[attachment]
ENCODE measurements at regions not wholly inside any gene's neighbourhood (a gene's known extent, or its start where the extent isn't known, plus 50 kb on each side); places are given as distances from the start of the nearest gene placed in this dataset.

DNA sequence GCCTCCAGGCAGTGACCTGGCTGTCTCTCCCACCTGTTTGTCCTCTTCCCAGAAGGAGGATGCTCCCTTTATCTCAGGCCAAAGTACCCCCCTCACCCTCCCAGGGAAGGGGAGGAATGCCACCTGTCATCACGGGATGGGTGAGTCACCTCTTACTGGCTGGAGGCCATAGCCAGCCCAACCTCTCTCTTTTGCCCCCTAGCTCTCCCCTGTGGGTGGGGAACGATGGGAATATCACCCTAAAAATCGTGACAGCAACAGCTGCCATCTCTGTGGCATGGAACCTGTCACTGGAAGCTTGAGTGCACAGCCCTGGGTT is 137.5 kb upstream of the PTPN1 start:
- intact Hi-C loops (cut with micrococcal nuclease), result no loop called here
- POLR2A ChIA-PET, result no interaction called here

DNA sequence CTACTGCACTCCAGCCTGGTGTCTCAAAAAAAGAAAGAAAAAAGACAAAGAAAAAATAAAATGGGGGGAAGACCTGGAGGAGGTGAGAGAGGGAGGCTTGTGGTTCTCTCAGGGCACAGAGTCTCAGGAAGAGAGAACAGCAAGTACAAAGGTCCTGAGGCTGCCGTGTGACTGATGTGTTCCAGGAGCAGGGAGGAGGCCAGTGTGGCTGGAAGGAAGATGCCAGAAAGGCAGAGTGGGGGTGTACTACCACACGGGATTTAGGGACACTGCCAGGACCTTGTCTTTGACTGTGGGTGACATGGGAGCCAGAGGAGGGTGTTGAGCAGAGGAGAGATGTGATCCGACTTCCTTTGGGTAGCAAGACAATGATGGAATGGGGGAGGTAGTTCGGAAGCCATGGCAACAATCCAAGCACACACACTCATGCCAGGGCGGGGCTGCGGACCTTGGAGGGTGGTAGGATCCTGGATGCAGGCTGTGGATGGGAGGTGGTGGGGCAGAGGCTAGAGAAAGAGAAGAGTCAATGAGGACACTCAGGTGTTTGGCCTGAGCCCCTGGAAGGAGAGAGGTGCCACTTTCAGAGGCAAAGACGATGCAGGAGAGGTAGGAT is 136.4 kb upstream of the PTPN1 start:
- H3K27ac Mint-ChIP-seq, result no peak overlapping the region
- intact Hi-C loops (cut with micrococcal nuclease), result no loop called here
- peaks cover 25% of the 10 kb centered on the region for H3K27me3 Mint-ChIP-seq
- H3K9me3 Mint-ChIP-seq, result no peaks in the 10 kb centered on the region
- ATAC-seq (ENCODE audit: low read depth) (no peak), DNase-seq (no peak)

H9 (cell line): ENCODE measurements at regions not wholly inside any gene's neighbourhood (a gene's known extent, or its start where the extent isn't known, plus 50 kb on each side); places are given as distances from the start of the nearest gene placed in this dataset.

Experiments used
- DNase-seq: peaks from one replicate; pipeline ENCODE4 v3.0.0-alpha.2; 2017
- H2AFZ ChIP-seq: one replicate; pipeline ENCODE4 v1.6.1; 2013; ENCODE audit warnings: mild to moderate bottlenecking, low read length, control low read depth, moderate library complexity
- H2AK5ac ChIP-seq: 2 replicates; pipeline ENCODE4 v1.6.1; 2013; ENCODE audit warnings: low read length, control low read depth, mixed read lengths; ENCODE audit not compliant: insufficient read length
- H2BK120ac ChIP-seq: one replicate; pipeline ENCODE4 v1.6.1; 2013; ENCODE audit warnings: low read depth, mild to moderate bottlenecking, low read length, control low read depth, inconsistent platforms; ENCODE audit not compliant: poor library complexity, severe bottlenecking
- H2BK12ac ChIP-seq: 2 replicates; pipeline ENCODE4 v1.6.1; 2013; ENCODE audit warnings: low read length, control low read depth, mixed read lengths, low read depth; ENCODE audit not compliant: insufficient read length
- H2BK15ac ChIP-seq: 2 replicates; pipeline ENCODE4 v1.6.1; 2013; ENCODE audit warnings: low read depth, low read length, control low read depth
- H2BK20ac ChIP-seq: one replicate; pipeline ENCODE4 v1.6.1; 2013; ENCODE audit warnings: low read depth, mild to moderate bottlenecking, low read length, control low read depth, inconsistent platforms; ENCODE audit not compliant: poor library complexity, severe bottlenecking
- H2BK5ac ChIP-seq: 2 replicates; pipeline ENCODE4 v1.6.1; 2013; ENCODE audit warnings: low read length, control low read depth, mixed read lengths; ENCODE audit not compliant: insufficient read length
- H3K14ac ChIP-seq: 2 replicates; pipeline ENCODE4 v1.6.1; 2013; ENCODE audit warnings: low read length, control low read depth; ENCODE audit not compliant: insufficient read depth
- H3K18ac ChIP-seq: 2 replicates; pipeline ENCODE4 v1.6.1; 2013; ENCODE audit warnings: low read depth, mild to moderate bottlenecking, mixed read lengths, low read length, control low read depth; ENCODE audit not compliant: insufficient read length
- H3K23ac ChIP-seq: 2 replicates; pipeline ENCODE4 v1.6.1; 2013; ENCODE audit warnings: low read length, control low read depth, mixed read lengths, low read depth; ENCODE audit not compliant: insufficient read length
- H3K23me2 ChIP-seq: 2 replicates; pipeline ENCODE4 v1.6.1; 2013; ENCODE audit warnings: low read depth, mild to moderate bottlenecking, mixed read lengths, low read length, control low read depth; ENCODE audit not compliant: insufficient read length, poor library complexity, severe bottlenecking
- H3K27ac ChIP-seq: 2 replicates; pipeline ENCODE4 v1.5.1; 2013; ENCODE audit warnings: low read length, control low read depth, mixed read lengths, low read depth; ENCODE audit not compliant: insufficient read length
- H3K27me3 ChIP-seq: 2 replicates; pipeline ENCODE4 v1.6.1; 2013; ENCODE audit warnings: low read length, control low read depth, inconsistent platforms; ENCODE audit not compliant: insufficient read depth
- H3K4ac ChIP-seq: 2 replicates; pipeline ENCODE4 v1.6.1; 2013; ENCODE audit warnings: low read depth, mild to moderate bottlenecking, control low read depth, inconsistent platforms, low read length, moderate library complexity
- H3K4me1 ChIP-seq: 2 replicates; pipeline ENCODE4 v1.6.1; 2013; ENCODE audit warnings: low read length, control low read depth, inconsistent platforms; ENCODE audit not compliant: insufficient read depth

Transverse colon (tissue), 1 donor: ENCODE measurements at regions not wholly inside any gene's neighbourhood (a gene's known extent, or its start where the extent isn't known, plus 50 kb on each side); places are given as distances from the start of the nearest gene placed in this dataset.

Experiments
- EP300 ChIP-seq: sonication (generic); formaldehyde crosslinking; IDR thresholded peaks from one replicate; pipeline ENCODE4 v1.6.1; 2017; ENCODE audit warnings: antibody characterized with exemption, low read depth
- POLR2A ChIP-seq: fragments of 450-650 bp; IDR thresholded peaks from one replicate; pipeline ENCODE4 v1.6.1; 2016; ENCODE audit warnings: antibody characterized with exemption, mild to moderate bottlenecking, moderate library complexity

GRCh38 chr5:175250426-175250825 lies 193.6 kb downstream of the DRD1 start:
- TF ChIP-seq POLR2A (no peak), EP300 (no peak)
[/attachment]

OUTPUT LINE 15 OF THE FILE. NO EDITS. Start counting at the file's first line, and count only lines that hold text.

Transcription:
- H2AK5ac ChIP-seq: 2 replicates; pipeline ENCODE4 v1.6.1; 2013; ENCODE audit warnings: low read length, control low read depth, mixed read lengths; ENCODE audit not compliant: insufficient read length